“We believe relief needs to be brought to this industry so that they’re here to survive into 2021,” said House Republican Leader-elect Rep. Vincent Candelora. “We want to target our mom and pop stores [with this grant program].”
Candelora said funding for the grants could come from federal CARES Act money.
Rep. Holly Cheeseman (R) also pointed out that neighboring state Rhode Island has provided grants of up to $30,000 to restaurateurs, and Massachusetts has provided grants of up to $75,000.
“This is an immediate need,” she said. “If the CARES Act money is there, we need to use it.”
The GOP is the minority party in both chambers of Connecticut’s General Assembly. But Gov. Ned Lamont (D) has supported grants for the state’s small businesses, and Democratic legislative leaders seem at least open to the Republicans’ proposal.
“Everybody wants to help the restaurants, it’s just a question of how, and how quickly we can do it,” said Rep. Sean Scanlon (D), House chair of the legislature’s finance committee.
He said a lot depends on what happens with the $900 billion COVID-19 relief bill under consideration in Congress.
“They look like they’re finally zeroing in on a deal, and in that deal I do believe there will be assistance for restaurants,” he said. “The question is, is it enough to help the Connecticut restaurants? If it’s not, what do we need to do?”
And in a written statement, House Majority Leader Jason Rojas (D), said: “Expanding grant programs that build upon previous efforts by Governor Lamont to support these small businesses provides us with an opportunity to work on bi-partisan solutions to address the impact that the pandemic has had on operators and their employees.” (HARTFORD COURANT)
OR Employers Hardest Hit by Pandemic About to Get Big Tax Bill: The Oregon businesses that have suffered most from the coronavirus pandemic are about to suffer some more. Unemployment insurance taxes in the state go up when the jobless rate does in order to replenish the fund that pays unemployment benefits. But employers have to pay more when they lay off workers, which has worked fine in normal economic times. But now it means 20 percent of the state’s employers will be responsible for most of a projected $183 million increase in unemployment taxes next year, as well as another sharp rise in 2022. That could mean an increase of several hundred dollars per employee for some businesses.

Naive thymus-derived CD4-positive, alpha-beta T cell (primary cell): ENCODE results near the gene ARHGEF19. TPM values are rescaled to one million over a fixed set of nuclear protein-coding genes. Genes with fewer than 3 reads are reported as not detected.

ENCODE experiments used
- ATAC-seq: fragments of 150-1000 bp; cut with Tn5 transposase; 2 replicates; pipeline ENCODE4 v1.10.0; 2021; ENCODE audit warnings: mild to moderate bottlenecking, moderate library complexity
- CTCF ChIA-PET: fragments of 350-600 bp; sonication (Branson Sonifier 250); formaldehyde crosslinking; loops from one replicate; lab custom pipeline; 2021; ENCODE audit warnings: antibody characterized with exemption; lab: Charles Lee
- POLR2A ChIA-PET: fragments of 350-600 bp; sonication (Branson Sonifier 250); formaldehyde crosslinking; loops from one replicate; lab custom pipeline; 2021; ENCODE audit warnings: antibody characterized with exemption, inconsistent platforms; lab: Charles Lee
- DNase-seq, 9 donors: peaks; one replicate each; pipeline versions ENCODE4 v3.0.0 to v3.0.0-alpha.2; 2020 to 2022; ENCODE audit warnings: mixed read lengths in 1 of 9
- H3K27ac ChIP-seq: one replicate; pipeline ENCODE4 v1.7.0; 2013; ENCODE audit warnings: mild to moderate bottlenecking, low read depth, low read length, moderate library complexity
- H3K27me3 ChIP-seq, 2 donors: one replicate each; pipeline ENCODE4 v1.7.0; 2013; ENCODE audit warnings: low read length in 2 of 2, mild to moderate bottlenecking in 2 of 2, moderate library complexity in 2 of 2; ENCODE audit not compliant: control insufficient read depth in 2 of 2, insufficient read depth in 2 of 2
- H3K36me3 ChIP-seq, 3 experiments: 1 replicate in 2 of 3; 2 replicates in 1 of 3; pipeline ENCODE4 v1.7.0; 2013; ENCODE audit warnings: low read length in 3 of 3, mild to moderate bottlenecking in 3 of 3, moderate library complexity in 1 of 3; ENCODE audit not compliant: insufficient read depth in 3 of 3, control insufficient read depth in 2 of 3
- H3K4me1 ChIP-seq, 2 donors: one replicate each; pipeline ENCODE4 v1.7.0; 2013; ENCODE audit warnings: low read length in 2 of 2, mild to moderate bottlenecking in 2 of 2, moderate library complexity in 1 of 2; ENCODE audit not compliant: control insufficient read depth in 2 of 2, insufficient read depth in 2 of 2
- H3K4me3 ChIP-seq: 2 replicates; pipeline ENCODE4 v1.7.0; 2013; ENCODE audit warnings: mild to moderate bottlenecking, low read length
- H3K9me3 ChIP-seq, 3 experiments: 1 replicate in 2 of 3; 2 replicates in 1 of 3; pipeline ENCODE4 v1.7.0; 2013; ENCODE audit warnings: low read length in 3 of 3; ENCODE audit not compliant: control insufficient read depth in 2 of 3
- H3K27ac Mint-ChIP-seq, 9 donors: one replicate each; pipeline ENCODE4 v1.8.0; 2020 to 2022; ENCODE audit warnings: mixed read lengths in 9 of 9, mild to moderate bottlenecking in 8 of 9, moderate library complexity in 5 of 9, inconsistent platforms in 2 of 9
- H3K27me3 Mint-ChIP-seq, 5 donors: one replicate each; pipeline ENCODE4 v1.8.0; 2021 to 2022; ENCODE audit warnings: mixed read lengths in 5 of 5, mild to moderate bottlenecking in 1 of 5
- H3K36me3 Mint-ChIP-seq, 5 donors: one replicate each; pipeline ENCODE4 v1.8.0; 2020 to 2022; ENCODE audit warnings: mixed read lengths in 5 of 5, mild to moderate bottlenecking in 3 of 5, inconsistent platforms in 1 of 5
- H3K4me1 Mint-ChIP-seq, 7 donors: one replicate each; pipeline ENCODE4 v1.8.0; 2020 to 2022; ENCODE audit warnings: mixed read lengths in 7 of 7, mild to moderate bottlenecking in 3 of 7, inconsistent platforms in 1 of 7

“Unless we get more federal assistance before spring it’s going to be really, really dire,” said Ryan Sherman, owner of a Portland restaurant that had to lay off all 15 of its employees. “I really want to know why nobody saw this coming and did something about it six months ago.”
The state is looking into doing something about it now, with two potential legislative fixes under consideration, according to Greg Astley, a lobbyist for the Oregon Restaurant & Lodging Association. One of those proposed fixes is using federal CARES Act money to cover some of the employers’ unemployment tax obligation. The other is exempting pandemic-related layoffs from the formula used to calculate those taxes.
“We’re certainly hopeful that this rises to the level of COVID-19 related relief and that legislators take a look at this and agree that this is not our doing, not our fault,” Astley said. (OREGONIAN [PORTLAND])
Budgets in Brief:
COVID-19 Relief on the Way for MD Businesses: Maryland Gov. Larry Hogan (R) announced a financial assistance package for businesses this month. The package includes unemployment tax relief for small businesses - in the form of an exclusion of the 2020 fiscal year in the calculation of their 2021 tax rate - and the forgiveness of $75 million in emergency loans provided to businesses during the pandemic. (BALTIMORE SUN)
OR to Hold Special Session on COVID, Wildfire Relief: Oregon Gov. Kate Brown (D) called for a special session on Dec. 21 to consider a package of coronavirus and wildfire relief legislation. The legislation includes $50 million in aid for tenants, $150 million in assistance for landlords, and $600 for the Emergency Board committee’s account, with $100 million of that sum going toward wildfire response and $400 million toward the pandemic. (SALEM STATESMAN JOURNAL)
--Compiled by KOREY CLARK
Inslee Unveils WA Climate Plan: Saying “the time to act is now,” Washington Gov. Jay Inslee (D) unveiled a new climate change package that focuses on a renewed push for a clean fuels standard and capping some greenhouse-gas emissions as part of his 2021-22 budget proposal.
“This plan will help create jobs, reduce pollution, increase investment in critical infrastructure and help families through these troubled times,” the governor said in announcing the plan.
The proposal would impose a cap on greenhouse gas emissions, electrify more public transportation, set hard goals for carbon reduction in public buildings and require an environmental justice assessment for all of the state’s climate related investments. It would also create a state advisory panel to analyze how those investments impact communities being impacted the most by climate change.